Ok.  No problem with that.  But let’s look at now the Neo-Patristic understanding treats the same mysteries.  The Church is primarily the Risen Body of Christ, comprised of the faithful who have been baptized into death with Christ and raised in baptism to newness of life.  As such, the Church itself is the fundamental Sacrament, the Visible Reality of the Invisible Christ who is head of the Body.  The seven sacraments flow from this fundamental Sacrament even as the Church takes its sacramental nature from Christ who is the Visible Manifestation of the Invisible God and thus the Sacrament of God even as the Church is the Sacrament of Christ.  The Holy Eucharist is the Sacramental Presence of Christ that draws the many members of this One Body (The Church) into One even as the myriad of grains become, when mixed with water (think Baptism) one Bread and how the many grapes become the one Wine.  This Church does have an institutional manifestation but it is centered primarily in the local Church gathered around its Bishop who receives his power and authority from Christ whose Symbol (think theologically here, means sacrament) he is.  The Churches are gathered into One around the Bishop and Apostolic Church of Rome whose first bishops were the Apostles Peter and Paul.  The Pope, as successor to these Apostles at Rome, is the guarantor and focus of the unity of the Churches. 
We have two very different languages.  We have two very different—though not inherently contradictory—theologies.  Granted the Neo-Scholastic formulation is simpler but the Neo-patristic is more dense in meaning.  (In theology dense in meaning is good because it preserves the mysterium, the ineffableness of the Reality.)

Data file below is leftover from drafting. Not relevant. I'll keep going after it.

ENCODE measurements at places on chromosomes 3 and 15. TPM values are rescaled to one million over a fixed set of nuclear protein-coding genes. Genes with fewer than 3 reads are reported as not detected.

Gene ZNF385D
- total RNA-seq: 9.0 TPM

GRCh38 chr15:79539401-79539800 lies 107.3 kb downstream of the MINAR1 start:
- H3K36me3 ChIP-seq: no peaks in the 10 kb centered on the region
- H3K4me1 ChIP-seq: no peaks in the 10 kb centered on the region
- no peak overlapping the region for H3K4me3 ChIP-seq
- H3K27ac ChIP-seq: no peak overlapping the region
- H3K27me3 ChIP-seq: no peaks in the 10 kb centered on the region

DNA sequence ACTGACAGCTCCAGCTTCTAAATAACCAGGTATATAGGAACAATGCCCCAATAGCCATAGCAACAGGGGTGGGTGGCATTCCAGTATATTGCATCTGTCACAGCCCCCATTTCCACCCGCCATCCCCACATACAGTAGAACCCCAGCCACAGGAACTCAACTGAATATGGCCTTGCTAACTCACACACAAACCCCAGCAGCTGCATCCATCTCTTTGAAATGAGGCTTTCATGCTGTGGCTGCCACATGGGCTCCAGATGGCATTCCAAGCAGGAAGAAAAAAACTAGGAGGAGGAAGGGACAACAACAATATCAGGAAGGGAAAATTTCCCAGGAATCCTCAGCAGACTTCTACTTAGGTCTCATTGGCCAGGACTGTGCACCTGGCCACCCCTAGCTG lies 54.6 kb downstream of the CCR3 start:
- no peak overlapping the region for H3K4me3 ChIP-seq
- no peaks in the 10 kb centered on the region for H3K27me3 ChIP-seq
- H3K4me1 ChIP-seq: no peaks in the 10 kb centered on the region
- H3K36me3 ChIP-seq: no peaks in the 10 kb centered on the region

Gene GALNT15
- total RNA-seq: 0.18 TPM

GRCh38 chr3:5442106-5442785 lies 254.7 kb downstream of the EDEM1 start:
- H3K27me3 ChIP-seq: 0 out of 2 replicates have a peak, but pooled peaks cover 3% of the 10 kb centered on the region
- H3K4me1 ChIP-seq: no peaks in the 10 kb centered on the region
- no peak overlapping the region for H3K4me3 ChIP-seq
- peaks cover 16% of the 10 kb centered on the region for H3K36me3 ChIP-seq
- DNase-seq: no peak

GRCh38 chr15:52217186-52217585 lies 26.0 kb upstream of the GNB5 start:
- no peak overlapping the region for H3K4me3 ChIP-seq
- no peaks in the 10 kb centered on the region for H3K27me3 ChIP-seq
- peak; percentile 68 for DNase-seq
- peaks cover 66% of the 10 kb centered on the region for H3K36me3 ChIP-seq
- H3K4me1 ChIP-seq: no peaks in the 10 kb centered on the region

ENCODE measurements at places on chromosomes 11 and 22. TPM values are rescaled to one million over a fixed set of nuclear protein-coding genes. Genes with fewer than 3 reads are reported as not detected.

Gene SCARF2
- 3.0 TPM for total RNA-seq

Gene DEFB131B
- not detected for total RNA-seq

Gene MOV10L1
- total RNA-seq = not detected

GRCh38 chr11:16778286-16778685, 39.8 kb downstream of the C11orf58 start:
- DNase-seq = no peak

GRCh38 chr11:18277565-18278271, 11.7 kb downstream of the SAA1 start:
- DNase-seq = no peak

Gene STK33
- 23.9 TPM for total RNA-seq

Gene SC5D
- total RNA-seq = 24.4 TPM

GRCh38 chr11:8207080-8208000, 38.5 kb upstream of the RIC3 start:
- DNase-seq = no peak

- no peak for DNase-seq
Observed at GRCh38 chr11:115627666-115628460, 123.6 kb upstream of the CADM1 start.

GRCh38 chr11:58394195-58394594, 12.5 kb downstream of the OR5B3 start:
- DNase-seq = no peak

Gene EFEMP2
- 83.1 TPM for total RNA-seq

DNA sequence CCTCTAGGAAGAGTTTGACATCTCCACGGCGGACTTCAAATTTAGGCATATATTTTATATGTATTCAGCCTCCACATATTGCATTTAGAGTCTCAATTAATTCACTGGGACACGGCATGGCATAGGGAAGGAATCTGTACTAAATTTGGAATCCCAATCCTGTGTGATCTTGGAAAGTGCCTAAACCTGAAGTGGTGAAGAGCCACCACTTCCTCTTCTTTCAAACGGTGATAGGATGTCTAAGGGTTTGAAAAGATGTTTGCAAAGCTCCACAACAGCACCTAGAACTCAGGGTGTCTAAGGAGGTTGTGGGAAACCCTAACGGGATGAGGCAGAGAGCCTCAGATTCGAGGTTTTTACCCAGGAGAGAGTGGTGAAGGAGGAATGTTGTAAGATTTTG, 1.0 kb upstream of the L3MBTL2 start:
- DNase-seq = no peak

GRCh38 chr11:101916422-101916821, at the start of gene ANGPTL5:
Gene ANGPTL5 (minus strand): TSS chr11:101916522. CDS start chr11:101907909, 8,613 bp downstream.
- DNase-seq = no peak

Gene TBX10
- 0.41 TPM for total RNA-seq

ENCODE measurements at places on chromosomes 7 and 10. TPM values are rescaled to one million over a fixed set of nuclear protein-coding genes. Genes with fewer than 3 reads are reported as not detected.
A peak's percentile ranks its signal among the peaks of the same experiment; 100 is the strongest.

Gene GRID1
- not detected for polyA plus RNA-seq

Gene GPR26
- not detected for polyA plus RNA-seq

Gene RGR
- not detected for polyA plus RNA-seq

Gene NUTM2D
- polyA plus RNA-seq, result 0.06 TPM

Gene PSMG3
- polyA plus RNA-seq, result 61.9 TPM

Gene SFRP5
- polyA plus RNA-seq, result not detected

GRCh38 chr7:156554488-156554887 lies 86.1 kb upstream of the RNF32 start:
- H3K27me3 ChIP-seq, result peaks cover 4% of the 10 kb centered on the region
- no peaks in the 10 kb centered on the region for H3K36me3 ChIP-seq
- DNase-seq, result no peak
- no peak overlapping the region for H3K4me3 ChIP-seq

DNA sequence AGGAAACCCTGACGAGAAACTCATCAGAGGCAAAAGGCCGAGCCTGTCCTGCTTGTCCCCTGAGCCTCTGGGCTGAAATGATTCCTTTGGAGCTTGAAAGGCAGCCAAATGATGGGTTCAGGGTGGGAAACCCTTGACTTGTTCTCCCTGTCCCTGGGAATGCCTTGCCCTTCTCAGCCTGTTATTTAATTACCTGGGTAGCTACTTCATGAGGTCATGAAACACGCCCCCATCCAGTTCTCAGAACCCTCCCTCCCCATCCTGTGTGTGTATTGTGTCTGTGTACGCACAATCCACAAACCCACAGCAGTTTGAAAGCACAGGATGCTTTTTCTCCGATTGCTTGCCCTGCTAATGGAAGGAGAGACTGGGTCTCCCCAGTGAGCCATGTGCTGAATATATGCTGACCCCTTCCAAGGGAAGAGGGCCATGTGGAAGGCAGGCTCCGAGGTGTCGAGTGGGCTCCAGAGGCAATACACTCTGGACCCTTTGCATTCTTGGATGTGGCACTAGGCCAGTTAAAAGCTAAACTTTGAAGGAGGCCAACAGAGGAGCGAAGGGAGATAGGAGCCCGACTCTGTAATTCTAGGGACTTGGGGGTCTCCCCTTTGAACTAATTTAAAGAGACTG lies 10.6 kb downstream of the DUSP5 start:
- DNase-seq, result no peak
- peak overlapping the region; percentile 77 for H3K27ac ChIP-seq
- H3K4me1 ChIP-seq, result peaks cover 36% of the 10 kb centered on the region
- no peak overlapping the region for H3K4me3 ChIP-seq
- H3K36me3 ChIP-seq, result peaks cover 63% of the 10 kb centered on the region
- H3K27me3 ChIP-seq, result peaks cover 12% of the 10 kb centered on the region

The problem is the same problem we would have if we joined the rest of the world in the Metric System.  There are people who will only think in quarts and pounds and feet.  They cannot make the switch.  Of course, just like Nona spoke only Italian and Mama spoke both Italian and English, and Luigi here speaks only English despite his perfectly good Italian name—it is so disappointing that Americans insist on being monophones—one would expect that my generation of Catholics would cling to the Neo-Scholastic model, the next generation would be comfortable with the ambiguities, and the third generation would comprehend what the Second Vatican Council was envisioning.  Alas, that is not happening because a second Church has sprung up alongside the Catholic Church of Vatican II that rejects the Council.  It provides a refuge from the Neo-Patristic theology of Vatican II and clings to the Neo-Scholasticism of the 19th and early 20th centuries.   It is not a big Church.  It may be about 3% of active Catholics in the United States with similar percentages in Canada, Great Britain, Ireland, Belgium and Germany.  France might be 5-7 % of Mass attending Catholics but only because Mass attendance is so poor there.  There are minuscule representations of it Latin America, Italy, Spain, and Portugal.  It is virtually unknown in sub-Sahara Africa or most of Asia as the mission work there has introduced mainline Catholicism.  The strongest representation of this Neo-Scholastic alter-Church would be the Lefebvrist movement (The Society of Saint Pius X)  which, while its leaders are no longer excommunicate is still in formal schism.  The various Sede-Vacantist groups, while not as theologically sophisticate as the SSPX, would fall in this category as well.  But there are a considerable number of groups still within the Church that tacitly—and some openly—reject all or some of the Conciliar teaching.
I won’t name them—they are easy enough to identify—but earmarks of such individuals or groups would be
1.     Refusal under any or most circumstances to participate in the Mass, Sacraments, and Rites of the Church in the “Ordinary Form.” 
2.     Rejection of the Post-Conciliar Rites and not only the Mass but especially an insistence that Baptism, Confirmation, Penance, Matrimony, and funerals be performed according to the pre-conciliar ritual.  Some extremists would also insist that Holy Orders be administered according to the pre-conciliar rites. 
3.     An insistence that children be catechized according to the pre-conciliar catechism (in the United States, the Baltimore Catechism).